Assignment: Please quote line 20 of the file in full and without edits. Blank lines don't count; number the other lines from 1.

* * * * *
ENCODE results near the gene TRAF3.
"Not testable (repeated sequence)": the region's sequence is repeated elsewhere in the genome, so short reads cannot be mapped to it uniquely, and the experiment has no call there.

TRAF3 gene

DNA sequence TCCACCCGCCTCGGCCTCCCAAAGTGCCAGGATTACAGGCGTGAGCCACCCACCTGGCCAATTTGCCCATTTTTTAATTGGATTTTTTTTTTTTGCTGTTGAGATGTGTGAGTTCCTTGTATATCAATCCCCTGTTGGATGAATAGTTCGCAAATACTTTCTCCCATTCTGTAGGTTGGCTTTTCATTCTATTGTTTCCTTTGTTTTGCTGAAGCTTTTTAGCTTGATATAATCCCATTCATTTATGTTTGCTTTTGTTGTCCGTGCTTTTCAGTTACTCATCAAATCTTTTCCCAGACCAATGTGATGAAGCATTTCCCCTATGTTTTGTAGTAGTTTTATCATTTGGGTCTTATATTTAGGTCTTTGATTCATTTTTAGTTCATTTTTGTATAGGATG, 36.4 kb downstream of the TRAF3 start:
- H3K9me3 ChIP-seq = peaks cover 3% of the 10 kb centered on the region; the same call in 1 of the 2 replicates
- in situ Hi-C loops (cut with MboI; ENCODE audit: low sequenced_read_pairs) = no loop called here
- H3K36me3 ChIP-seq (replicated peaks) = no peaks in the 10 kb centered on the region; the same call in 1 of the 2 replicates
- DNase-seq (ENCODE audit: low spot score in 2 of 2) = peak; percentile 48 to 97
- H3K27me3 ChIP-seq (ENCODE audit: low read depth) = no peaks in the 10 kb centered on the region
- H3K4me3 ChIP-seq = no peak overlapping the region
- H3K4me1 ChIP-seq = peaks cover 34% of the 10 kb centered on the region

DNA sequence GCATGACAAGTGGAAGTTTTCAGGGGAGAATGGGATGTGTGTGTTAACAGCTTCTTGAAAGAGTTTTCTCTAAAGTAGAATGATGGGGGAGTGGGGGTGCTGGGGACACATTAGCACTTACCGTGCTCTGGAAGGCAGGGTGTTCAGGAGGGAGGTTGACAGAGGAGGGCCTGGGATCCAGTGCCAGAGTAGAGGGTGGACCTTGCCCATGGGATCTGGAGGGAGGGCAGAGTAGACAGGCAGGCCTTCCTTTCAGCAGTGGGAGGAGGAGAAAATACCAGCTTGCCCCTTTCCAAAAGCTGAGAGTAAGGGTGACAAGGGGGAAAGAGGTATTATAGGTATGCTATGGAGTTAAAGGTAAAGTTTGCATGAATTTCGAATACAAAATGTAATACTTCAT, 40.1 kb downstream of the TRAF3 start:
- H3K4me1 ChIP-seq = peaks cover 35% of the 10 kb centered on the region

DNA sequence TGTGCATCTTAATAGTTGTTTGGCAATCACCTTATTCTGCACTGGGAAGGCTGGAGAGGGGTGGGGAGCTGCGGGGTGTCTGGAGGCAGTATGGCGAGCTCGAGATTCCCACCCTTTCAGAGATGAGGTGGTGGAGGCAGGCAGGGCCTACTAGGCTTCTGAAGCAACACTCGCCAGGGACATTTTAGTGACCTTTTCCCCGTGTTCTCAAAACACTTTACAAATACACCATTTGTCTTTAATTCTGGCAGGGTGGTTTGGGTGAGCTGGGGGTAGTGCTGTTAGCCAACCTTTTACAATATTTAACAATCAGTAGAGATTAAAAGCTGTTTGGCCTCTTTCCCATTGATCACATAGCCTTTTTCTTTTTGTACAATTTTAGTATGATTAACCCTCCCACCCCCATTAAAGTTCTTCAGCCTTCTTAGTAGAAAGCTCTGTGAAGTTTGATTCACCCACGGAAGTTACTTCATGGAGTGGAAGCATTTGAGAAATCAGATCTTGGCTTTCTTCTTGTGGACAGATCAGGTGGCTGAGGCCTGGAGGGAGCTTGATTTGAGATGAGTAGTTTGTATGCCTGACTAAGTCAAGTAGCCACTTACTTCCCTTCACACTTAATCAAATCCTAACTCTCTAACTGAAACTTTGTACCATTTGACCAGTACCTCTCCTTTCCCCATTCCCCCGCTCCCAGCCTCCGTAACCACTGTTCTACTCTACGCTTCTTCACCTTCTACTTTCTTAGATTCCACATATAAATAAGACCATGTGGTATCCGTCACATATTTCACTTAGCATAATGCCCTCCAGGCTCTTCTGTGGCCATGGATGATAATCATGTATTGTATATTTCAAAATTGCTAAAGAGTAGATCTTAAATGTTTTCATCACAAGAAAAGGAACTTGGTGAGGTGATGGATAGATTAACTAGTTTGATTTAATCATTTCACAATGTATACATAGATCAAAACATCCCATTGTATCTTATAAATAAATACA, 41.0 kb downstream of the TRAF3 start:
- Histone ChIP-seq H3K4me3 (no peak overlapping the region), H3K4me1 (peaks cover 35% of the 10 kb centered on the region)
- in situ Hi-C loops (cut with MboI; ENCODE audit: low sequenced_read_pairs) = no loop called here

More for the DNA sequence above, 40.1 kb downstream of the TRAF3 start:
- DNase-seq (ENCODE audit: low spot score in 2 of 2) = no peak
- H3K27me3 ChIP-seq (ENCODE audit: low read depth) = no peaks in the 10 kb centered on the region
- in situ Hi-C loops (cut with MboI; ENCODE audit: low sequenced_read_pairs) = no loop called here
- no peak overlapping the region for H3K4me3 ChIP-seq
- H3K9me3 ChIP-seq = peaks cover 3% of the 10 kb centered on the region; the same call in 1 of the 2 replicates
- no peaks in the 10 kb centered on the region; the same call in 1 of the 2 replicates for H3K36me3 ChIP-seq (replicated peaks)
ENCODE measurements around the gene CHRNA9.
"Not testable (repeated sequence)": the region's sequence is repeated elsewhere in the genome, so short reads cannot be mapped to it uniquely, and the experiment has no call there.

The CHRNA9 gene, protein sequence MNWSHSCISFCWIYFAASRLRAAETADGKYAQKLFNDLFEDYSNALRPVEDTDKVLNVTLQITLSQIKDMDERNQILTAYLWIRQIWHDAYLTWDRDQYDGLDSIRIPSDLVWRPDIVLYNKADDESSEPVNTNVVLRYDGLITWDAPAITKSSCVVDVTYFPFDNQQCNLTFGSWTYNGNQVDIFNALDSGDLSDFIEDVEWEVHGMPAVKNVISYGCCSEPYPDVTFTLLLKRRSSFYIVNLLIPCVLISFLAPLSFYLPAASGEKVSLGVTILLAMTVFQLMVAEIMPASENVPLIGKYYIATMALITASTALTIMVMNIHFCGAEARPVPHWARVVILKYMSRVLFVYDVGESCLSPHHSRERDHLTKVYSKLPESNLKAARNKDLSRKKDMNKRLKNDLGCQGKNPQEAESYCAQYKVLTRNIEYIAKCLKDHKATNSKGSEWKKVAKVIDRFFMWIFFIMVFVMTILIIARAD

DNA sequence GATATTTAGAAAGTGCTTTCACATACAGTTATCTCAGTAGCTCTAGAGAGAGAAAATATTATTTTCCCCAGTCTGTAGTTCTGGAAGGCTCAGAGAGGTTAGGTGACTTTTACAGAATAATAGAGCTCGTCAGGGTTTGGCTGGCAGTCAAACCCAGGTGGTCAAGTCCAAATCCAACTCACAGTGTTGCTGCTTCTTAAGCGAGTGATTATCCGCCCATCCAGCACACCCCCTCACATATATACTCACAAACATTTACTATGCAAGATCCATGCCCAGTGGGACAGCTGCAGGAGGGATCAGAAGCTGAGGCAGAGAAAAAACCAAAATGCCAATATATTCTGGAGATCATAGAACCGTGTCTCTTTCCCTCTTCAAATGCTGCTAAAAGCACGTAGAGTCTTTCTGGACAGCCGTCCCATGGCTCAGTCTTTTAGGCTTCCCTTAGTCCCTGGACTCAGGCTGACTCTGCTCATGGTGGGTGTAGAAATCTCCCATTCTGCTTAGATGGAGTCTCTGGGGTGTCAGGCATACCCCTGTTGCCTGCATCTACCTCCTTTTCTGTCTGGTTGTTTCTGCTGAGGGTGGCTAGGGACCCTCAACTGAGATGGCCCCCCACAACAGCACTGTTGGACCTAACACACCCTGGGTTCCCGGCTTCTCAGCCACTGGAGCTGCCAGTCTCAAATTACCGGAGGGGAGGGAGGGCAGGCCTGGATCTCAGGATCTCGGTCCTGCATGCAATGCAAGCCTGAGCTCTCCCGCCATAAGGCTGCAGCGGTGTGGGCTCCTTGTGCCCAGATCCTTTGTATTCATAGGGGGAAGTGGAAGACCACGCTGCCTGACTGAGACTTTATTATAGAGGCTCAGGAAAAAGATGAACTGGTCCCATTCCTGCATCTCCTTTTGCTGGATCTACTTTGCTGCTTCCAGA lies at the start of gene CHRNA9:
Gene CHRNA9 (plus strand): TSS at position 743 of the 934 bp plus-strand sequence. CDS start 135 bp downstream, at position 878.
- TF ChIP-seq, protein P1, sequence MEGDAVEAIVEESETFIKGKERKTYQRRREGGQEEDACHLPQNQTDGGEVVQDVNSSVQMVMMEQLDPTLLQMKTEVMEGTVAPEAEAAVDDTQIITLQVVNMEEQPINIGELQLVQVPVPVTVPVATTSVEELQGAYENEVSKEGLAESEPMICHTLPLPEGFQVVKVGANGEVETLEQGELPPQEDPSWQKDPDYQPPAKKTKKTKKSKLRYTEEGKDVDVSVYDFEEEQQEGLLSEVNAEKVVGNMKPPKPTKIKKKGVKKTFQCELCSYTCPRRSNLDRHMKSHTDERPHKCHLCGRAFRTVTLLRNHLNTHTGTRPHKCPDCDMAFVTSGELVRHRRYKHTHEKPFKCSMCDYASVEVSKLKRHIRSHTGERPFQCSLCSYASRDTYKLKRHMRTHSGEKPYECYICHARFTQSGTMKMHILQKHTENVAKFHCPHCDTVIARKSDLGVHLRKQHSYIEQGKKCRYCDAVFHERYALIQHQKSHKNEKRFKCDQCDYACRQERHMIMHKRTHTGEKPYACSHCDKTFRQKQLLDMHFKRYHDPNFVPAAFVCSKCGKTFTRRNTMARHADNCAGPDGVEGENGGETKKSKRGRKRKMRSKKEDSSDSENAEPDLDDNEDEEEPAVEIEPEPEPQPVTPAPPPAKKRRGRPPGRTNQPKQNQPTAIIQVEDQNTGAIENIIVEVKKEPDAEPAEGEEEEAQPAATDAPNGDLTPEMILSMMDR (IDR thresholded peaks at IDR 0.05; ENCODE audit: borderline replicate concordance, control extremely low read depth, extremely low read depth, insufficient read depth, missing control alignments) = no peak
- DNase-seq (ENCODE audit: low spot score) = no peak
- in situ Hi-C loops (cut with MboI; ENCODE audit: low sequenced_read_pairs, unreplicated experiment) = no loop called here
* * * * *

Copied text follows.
- in situ Hi-C loops (cut with MboI; ENCODE audit: low sequenced_read_pairs) = no loop called here